[...] and hither am I come
A prologue arm'd, but not in confidence
Of author's pen or actor's voice, but suited
In like conditions as our argument,
To tell you, fair beholders, (Prologue, 22-26)
Shakespeare loves drawing his audience's attention to the fact that we're watching a play. Here, the Prologue talks to us (the "fair beholders") directly and confesses that he doesn't have complete knowledge of what's going to happen in the play. He says he's not in "confidence" of Shakespeare's "pen," which means, the Prologue is not omniscient or "all knowing." But wait a minute. Who cares what the Prologue does or doesn't know? Anyone who knows about the Trojan War or who has read Chaucer's famous poem (Troilus and Criseyde) already knows exactly what's going to happen in this play. Cressida will cheat on Troilus and Achilles will slaughter Hector. Eventually, Troy will "burn" (even though we don't see it in this play). So, Shakespeare knows that we know what will go down. And why does that matter?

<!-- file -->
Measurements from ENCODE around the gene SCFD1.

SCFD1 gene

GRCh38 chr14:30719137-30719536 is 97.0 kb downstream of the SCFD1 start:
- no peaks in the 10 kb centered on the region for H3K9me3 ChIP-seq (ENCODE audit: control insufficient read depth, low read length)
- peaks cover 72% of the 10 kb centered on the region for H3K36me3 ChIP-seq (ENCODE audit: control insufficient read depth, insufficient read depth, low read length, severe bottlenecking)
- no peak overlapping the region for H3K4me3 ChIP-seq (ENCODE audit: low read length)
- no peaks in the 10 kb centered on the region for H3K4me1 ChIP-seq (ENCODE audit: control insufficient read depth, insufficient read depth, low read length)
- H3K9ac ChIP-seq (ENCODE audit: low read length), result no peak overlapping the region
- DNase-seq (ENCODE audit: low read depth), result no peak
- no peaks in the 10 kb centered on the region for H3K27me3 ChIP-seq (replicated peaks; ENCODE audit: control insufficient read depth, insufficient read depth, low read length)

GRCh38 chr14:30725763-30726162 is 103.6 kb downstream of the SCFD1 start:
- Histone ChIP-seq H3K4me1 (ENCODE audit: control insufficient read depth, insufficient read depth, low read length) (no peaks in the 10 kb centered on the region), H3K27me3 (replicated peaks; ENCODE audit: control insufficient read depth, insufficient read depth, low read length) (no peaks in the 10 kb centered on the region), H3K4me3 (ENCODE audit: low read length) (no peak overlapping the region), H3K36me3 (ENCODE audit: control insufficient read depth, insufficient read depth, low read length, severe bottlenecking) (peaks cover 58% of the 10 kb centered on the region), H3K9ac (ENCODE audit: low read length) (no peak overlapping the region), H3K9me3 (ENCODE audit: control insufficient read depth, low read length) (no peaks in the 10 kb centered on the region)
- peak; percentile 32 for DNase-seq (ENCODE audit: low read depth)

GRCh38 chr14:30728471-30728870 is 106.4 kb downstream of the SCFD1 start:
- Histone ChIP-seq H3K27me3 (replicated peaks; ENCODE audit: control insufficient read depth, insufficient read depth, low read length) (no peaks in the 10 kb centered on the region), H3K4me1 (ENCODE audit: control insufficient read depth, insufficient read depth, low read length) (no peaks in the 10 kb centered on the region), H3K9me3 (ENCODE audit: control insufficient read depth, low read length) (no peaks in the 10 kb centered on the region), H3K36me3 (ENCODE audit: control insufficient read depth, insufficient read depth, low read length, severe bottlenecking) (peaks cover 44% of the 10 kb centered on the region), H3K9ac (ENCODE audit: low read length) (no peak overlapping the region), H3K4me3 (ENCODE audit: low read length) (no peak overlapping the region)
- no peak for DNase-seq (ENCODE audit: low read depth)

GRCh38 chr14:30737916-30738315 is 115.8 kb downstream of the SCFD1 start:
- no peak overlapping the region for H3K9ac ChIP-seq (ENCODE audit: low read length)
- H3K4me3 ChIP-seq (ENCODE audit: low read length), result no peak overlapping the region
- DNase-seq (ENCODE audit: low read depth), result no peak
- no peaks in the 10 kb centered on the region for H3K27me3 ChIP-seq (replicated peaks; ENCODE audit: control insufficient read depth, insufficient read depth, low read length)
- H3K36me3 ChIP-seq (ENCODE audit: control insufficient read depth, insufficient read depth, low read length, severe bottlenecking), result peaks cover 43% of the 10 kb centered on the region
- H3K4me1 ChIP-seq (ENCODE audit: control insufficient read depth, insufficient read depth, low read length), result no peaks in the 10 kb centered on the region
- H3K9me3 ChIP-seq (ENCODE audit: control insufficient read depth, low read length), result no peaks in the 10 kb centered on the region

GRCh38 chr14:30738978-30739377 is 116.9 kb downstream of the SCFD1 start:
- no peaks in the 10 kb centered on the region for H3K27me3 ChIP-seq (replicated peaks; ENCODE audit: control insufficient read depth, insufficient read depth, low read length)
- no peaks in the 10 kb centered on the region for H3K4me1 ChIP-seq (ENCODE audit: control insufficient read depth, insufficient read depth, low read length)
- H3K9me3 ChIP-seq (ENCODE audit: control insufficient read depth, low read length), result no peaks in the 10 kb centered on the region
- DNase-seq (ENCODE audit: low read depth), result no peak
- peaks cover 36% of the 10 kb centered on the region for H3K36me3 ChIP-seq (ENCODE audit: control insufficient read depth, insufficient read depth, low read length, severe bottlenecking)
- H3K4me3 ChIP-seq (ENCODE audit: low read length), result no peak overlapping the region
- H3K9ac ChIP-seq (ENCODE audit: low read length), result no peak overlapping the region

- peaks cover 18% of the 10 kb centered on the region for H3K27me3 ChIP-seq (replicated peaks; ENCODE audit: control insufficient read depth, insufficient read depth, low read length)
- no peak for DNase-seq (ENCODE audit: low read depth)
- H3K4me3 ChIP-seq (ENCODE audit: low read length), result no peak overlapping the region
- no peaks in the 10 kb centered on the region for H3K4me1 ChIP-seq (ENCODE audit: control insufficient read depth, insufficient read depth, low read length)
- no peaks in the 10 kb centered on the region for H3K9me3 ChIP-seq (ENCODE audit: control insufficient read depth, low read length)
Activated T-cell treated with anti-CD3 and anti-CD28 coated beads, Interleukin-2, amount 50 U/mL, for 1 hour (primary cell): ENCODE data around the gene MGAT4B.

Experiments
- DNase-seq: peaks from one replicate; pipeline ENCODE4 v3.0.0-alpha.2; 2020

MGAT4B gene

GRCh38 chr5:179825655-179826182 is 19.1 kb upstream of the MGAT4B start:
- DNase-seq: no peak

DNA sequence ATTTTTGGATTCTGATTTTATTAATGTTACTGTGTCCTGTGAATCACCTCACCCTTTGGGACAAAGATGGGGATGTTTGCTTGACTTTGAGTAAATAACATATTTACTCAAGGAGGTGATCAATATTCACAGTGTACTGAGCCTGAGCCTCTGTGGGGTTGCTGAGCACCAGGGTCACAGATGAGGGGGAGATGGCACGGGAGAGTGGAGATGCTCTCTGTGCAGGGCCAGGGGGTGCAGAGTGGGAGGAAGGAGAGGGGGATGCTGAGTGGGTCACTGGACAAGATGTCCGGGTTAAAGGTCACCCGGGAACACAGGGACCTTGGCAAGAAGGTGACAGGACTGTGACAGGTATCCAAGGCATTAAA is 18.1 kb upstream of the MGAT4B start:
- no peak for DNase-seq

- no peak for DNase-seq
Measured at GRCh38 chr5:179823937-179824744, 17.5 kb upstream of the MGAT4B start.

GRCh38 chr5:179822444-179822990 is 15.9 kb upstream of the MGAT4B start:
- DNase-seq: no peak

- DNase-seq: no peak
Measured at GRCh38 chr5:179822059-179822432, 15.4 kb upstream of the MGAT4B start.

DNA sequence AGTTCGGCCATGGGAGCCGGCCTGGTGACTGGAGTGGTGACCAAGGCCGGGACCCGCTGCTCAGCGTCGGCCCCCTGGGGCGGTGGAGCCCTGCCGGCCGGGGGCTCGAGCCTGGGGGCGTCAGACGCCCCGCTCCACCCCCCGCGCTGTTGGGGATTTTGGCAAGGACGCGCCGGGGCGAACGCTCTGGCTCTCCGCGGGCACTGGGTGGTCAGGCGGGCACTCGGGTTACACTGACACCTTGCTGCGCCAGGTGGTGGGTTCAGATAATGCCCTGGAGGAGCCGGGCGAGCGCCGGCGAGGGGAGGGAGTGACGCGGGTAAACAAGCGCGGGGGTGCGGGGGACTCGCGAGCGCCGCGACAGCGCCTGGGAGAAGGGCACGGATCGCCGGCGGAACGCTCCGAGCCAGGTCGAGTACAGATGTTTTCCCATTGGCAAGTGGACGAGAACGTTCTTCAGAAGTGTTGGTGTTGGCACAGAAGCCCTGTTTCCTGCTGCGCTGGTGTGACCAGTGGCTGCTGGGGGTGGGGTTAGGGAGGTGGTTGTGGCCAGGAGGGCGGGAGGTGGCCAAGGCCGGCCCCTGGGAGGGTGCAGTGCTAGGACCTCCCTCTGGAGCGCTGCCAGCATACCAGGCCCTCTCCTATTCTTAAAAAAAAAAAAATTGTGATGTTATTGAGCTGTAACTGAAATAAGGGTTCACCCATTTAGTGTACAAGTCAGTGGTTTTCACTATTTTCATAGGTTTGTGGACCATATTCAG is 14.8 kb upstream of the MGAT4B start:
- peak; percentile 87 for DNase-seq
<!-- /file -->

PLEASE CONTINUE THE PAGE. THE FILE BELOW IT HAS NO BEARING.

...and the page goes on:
[...] our play
Leaps o'er the vaunt and firstlings of those broils,
Beginning in the middle, starting thence away
To what may be digested in a play.
Like or find fault; do as your pleasures are:
Now good or bad, 'tis but the chance of war. (Prologue. 27-31)
When the Prologue says we're beginning our story "in the middle" of the action, it reminds us that we're watching a play with some serious roots in the classical literary tradition. As we know, Shakespeare bases most of the Trojan War material in this play on Homer's Iliad, which also famously starts off "in the middle" of things. (The fancy technical name for this is in medias res. It's how writers kick off other epic poems like The Odyssey,The Aeneid, and Paradise Lost.)
[...] the bounded waters
Should lift their bosoms higher than the shores
And make a sop of all this solid globe: (1.3.111-113)